#8. ‘Jenny of Oldstones’
Before all hell broke loose in the final season there was time for a nice song. As forces gathered in Winterfell to await the arrival of the White Walkers, in a subdued moment, Podrick (Daniel Portman) sings ‘Jenny of Oldstones’. The song first appears in the book A Storm of Swords and it’s about a Targaryen who gave up his claim to the throne to be with a commoner.
The song alludes to the situation between Jon and Daenerys, and it’s great when a tune does a little thematic heavy lifting on the show. Portman’s vocal performance is excellent, but he was one-upped by Florence and the Machine who recorded a version that played over the credits.
Remember when Daenerys was freeing slaves instead of burning innocent people alive? Good times. Daenerys frees the Yunkish slaves in the final moment of season three and they chant, ‘Mhysa’, which means: mother. Daenerys steps into the crowd and they lift her up on their shoulders like it’s the 1998 Big Day Out and the track ‘Mhysa’ kicks into gear.
The score is a combination of Daenery’s theme (‘Love in the Eyes’) and the main theme, and it’s one of the show’s most enduring moments before things got…crispy.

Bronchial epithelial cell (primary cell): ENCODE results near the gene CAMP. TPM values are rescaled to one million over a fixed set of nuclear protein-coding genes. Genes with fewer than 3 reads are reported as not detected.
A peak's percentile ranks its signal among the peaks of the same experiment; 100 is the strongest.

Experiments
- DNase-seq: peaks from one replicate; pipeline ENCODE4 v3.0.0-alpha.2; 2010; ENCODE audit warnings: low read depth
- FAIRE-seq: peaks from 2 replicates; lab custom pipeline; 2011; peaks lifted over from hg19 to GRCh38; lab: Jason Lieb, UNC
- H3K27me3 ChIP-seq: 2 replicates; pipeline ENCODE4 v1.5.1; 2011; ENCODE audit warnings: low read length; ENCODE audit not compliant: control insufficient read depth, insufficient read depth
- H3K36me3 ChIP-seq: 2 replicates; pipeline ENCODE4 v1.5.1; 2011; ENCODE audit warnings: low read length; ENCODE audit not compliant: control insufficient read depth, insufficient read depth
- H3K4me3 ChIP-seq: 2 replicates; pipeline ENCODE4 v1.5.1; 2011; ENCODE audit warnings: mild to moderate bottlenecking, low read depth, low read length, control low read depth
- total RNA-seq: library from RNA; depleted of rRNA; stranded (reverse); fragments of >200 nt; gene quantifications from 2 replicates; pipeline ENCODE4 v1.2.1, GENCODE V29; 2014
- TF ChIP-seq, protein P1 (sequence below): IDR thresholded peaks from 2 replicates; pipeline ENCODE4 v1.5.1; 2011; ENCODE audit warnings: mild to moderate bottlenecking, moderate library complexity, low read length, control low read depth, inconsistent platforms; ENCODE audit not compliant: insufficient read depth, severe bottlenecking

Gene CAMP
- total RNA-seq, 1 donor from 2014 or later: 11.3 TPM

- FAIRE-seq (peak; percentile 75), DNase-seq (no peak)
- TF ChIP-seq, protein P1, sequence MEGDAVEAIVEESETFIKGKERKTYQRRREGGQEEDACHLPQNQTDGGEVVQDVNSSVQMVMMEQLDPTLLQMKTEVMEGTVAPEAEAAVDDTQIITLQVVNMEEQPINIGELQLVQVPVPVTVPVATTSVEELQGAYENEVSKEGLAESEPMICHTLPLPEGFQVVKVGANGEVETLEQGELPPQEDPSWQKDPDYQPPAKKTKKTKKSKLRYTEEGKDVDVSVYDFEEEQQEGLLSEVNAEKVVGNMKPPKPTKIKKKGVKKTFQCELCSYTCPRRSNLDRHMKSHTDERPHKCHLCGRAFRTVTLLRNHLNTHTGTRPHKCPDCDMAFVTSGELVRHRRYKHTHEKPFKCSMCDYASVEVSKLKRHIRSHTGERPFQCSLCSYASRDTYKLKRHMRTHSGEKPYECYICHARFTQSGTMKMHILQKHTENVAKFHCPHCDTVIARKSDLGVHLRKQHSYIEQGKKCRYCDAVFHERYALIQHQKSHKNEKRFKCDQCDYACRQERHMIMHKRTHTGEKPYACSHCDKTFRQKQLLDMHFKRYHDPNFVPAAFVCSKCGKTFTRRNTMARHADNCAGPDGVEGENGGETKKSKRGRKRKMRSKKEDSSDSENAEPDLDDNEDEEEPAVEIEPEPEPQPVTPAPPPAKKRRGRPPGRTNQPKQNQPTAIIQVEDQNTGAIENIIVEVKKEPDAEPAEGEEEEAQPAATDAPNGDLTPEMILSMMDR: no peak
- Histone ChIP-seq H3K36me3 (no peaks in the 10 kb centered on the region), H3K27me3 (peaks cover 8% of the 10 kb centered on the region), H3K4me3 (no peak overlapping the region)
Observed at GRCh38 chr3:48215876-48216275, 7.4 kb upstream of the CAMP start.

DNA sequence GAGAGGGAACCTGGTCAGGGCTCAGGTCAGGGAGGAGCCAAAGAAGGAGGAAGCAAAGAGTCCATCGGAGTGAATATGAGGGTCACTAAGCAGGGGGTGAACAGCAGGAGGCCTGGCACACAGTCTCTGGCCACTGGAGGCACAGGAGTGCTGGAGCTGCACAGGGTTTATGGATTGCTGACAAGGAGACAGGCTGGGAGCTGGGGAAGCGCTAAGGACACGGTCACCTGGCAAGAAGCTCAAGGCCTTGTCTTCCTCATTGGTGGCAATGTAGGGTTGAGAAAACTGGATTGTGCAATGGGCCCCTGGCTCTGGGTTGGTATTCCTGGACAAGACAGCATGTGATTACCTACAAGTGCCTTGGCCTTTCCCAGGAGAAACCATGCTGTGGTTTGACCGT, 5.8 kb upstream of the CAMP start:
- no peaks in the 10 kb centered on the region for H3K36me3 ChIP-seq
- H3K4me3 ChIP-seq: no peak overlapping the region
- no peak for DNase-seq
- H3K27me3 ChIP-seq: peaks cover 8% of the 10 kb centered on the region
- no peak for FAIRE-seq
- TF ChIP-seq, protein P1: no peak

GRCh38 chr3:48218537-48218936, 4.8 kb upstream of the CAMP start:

#6. ‘Goodbye Brother’
Djawadi composed a theme for each house and one of the most evocative tracks is the one associated with the Starks. When you hear this theme, you can picture the family and the weight of their honour and responsibility. Lots of melancholic sounding strings that carry the burden of House Stark, probably hanging out in the freezing cold crypt.
#5. ‘Lord of Light’
Dark magic is afoot when you hear Melisandre’s Theme, a creepy combination of strings, organs, chants and synthesisers. Outside of the themes for each house, Lord of the Light perfectly enhances the mystery surrounding Melisandre to create a sense of unease.
#4. ‘The Night King’
People complained they had difficulty seeing anything during the Battle of Winterfell, but you could definitely hear the epic score. Djawadi wrote triple the amount of music because of the episode’s run time and it moves beautifully from the anticipation of the White Walkers’ arrival to the gigantic, bone-crunching life or death battle.
Right when all hope is lost and The Night King closes in on Bran, the score slows down to a single piano (a rarity, we’ll get to that in a sec) and we brace for the worst. But then Arya does her knife trick, the White Walkers turn into Slurpees, and we’re left to mourn the aftermath of the battle with sombre violins.
#3. ‘The Tower’